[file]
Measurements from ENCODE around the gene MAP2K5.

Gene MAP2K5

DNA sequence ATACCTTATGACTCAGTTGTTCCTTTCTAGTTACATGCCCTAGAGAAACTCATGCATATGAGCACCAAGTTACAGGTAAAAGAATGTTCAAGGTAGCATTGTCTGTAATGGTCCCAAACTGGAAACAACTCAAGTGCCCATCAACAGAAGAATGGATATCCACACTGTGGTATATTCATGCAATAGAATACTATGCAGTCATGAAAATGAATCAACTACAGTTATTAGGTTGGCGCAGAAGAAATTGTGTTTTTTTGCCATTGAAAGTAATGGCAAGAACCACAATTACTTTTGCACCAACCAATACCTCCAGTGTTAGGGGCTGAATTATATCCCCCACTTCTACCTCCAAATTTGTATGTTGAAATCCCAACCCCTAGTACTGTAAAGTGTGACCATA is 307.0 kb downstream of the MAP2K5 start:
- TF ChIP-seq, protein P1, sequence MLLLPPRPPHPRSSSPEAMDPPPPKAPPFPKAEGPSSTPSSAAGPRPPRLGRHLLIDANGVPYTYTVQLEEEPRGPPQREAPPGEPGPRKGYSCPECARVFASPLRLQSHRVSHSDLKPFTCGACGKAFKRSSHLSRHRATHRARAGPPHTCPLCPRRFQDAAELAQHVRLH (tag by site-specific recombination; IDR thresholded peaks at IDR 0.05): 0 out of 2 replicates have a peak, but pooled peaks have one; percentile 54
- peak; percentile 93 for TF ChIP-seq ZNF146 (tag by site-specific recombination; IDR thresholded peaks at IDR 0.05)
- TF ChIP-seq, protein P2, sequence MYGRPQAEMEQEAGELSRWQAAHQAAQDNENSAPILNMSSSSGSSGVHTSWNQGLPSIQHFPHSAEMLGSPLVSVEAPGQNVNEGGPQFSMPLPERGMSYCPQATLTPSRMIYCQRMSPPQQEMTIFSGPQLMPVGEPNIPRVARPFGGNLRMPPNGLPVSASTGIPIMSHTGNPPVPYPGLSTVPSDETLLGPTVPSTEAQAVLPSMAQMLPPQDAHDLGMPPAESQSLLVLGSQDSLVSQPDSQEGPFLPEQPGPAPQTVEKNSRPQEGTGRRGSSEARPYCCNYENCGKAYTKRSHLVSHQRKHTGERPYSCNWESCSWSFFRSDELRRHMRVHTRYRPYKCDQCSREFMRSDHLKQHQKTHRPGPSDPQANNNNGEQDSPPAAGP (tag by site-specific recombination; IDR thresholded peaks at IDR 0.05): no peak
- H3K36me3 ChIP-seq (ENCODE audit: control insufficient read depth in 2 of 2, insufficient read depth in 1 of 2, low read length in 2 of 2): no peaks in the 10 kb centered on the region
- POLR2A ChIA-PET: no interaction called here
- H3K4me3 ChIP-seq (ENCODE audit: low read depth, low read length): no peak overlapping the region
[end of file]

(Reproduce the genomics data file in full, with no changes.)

Measurements from ENCODE around the gene MAP2K5.

Gene MAP2K5

DNA sequence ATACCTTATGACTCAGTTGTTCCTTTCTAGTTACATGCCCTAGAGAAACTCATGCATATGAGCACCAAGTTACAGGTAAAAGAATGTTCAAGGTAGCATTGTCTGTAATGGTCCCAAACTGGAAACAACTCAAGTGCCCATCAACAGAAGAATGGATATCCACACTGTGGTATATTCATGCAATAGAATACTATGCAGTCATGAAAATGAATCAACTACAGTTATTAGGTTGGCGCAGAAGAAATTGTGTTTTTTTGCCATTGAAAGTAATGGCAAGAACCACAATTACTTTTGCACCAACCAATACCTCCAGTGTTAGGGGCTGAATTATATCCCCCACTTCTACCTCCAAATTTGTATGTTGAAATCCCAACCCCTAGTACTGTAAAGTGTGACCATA is 307.0 kb downstream of the MAP2K5 start:
- TF ChIP-seq, protein P1, sequence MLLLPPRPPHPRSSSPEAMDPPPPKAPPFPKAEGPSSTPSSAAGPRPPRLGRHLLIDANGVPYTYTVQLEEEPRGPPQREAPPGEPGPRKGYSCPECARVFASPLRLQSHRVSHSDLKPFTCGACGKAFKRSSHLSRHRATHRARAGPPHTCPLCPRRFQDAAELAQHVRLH (tag by site-specific recombination; IDR thresholded peaks at IDR 0.05): 0 out of 2 replicates have a peak, but pooled peaks have one; percentile 54
- peak; percentile 93 for TF ChIP-seq ZNF146 (tag by site-specific recombination; IDR thresholded peaks at IDR 0.05)
- TF ChIP-seq, protein P2, sequence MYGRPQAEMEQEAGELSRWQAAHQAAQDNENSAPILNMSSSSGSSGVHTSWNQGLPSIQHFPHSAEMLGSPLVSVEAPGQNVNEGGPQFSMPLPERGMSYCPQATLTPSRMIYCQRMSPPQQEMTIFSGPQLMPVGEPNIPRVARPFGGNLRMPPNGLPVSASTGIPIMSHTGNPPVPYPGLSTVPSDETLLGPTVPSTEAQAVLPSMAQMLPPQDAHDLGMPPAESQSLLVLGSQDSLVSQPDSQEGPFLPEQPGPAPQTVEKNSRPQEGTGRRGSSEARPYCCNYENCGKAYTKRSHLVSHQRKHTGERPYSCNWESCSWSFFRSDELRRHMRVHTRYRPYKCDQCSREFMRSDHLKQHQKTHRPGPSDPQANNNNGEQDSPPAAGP (tag by site-specific recombination; IDR thresholded peaks at IDR 0.05): no peak
- H3K36me3 ChIP-seq (ENCODE audit: control insufficient read depth in 2 of 2, insufficient read depth in 1 of 2, low read length in 2 of 2): no peaks in the 10 kb centered on the region
- POLR2A ChIA-PET: no interaction called here
- H3K4me3 ChIP-seq (ENCODE audit: low read depth, low read length): no peak overlapping the region